Genome-Wide Survey of Natural Selection on Functional, Structural, and Network Properties of Polymorphic Sites in Saccharomyces Paradoxus

TitleGenome-Wide Survey of Natural Selection on Functional, Structural, and Network Properties of Polymorphic Sites in Saccharomyces Paradoxus
Publication TypeJournal Articles
Year of Publication2011
AuthorsVishnoi A, Sethupathy P, Simola D, Plotkin JB, Hannenhalli S
JournalMolecular Biology and EvolutionMol Biol EvolMolecular Biology and EvolutionMol Biol Evol
Type of Article10.1093/molbev/msr085
ISBN Number0737-4038, 1537-1719
Keywordsderived allele frequency, Evolution, natural selection, yeast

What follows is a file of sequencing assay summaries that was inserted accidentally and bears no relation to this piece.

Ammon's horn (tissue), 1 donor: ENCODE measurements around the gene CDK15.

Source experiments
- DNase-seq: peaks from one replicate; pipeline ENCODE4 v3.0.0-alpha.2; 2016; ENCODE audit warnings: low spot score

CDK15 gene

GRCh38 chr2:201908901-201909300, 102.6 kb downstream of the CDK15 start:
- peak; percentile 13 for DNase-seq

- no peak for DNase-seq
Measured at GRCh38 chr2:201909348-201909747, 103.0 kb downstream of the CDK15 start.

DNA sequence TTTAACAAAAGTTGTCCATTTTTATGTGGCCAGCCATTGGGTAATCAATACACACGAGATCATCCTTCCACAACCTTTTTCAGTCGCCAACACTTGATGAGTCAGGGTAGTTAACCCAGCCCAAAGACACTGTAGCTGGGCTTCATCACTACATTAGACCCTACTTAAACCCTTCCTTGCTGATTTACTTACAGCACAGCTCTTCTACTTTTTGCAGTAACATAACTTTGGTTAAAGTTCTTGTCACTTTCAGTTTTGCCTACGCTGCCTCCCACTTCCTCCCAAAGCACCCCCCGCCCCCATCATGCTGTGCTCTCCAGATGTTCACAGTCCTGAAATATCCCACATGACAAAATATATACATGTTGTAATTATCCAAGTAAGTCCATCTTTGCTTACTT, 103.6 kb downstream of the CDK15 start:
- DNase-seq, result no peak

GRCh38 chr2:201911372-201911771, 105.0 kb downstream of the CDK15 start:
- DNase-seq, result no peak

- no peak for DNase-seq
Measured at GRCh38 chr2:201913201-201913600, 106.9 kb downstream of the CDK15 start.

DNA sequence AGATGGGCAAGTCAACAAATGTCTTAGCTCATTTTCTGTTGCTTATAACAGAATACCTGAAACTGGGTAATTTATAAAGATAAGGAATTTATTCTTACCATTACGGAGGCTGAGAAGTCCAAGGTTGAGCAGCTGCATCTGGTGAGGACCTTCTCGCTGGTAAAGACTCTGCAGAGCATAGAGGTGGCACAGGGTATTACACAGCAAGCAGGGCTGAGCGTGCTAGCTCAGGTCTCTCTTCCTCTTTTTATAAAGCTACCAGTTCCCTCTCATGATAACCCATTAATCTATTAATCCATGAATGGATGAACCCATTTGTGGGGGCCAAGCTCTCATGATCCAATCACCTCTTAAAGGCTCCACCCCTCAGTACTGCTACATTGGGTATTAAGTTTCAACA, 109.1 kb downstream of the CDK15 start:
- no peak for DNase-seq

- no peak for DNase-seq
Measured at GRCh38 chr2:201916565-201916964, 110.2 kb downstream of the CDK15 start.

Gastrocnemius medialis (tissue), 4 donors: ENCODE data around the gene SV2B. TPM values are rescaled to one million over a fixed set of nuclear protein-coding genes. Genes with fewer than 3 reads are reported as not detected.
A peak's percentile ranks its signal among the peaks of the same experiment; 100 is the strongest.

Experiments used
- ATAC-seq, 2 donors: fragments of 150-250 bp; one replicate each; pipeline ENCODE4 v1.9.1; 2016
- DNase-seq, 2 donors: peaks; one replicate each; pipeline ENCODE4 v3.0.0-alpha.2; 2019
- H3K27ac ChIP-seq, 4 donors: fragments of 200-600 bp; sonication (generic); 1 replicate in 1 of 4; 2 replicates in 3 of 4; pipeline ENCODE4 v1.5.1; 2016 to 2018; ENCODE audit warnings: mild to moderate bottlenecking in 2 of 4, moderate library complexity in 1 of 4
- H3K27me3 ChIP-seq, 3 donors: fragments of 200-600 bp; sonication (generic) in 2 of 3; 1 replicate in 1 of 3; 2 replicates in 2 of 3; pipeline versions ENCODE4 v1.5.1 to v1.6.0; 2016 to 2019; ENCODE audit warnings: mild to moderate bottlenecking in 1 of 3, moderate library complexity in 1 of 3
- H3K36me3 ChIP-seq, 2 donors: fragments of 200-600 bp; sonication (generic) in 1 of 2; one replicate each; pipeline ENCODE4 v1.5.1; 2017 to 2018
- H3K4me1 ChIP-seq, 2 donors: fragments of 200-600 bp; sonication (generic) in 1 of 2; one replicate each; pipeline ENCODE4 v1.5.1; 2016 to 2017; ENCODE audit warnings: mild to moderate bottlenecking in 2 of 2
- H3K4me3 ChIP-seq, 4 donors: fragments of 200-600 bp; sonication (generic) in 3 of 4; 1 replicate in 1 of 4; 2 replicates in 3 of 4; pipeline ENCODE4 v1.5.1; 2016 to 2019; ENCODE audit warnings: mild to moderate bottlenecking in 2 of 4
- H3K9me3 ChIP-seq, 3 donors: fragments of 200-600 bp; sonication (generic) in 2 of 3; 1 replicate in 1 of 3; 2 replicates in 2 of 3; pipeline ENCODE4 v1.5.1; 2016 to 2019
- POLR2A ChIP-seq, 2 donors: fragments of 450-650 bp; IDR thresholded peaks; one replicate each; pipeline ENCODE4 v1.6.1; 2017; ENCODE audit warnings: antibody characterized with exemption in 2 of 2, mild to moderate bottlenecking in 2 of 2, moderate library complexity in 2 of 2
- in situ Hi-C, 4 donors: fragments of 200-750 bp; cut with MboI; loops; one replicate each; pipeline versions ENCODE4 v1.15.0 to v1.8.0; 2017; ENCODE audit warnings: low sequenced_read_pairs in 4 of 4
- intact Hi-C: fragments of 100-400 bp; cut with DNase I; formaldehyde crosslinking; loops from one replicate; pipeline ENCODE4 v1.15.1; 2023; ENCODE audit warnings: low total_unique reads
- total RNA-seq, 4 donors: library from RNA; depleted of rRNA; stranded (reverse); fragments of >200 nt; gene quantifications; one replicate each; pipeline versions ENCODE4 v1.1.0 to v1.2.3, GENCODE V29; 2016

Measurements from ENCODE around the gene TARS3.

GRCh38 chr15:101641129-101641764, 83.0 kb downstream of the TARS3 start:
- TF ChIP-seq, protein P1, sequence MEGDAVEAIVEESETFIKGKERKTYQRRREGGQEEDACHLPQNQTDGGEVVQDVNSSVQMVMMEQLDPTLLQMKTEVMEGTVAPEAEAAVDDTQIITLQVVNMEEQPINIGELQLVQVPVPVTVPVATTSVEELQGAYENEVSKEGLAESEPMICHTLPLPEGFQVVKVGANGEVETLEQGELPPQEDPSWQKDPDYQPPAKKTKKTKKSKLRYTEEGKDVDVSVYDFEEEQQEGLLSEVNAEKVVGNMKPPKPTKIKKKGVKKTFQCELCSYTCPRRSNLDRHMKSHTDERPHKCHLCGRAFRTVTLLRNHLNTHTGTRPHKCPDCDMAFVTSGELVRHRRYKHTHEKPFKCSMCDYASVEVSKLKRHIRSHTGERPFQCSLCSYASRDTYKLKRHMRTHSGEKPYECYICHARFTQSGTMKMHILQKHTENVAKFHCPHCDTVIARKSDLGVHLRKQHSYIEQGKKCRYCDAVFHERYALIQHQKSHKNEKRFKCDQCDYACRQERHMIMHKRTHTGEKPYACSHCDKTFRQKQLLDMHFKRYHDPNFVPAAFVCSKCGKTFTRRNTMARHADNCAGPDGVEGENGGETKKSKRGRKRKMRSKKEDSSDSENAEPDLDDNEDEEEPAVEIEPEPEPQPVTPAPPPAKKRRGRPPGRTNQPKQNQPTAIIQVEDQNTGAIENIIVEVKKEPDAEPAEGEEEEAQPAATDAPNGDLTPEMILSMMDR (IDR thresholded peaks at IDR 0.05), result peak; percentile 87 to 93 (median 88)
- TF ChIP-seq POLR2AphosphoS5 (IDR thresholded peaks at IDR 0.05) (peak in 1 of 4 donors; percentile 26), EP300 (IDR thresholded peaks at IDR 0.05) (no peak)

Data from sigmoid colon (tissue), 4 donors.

Background. To characterize the genetic basis of phenotypic evolution, numerous studies have identified individual genes that have likely evolved under natural selection. However, phenotypic changes may represent the cumulative effect of similar evolutionary forces acting on functionally related groups of genes. Phylogenetic analyses of divergent yeast species have identified functional groups of genes that have evolved at significantly different rates, suggestive of differential selection on the functional properties. However, due to environmental heterogeneity over long evolutionary timescales, selection operating within a single lineage may be dramatically different, and it is not detectable via interspecific comparisons alone. Moreover, interspecific studies typically quantify selection on protein-coding regions using the Dn/Ds ratio, which cannot be extended easily to study selection on noncoding regions or synonymous sites. The population genetic-based analysis of selection operating within a single lineage ameliorates these limitations. Findings. We investigated selection on several properties associated with genes, promoters, or polymorphic sites, by analyzing the derived allele frequency spectrum of single nucleotide polymorphisms (SNPs) in 28 strains of Saccharomyces paradoxus. We found evidence for significant differential selection between many functionally relevant categories of SNPs, underscoring the utility of function-centric approaches for discovering signatures of natural selection. When comparable, our findings are largely consistent with previous studies based on interspecific comparisons, with one notable exception: our study finds that mutations from an ancient amino acid to a relatively new amino acid are selectively disfavored, whereas interspecific comparisons have found selection against ancient amino acids. Several of our findings have not been addressed through prior interspecific studies: we find that synonymous mutations from preferred to unpreferred codons are selected against and that synonymous SNPs in the linker regions of proteins are relatively less constrained than those within protein domains. Conclusions. We present the first global survey of selection acting on various functional properties in S. paradoxus. We found that selection pressures previously detected over long evolutionary timescales have also shaped the evolution of S. paradoxus. Importantly, we also make novel discoveries untenable via conventional interspecific analyses.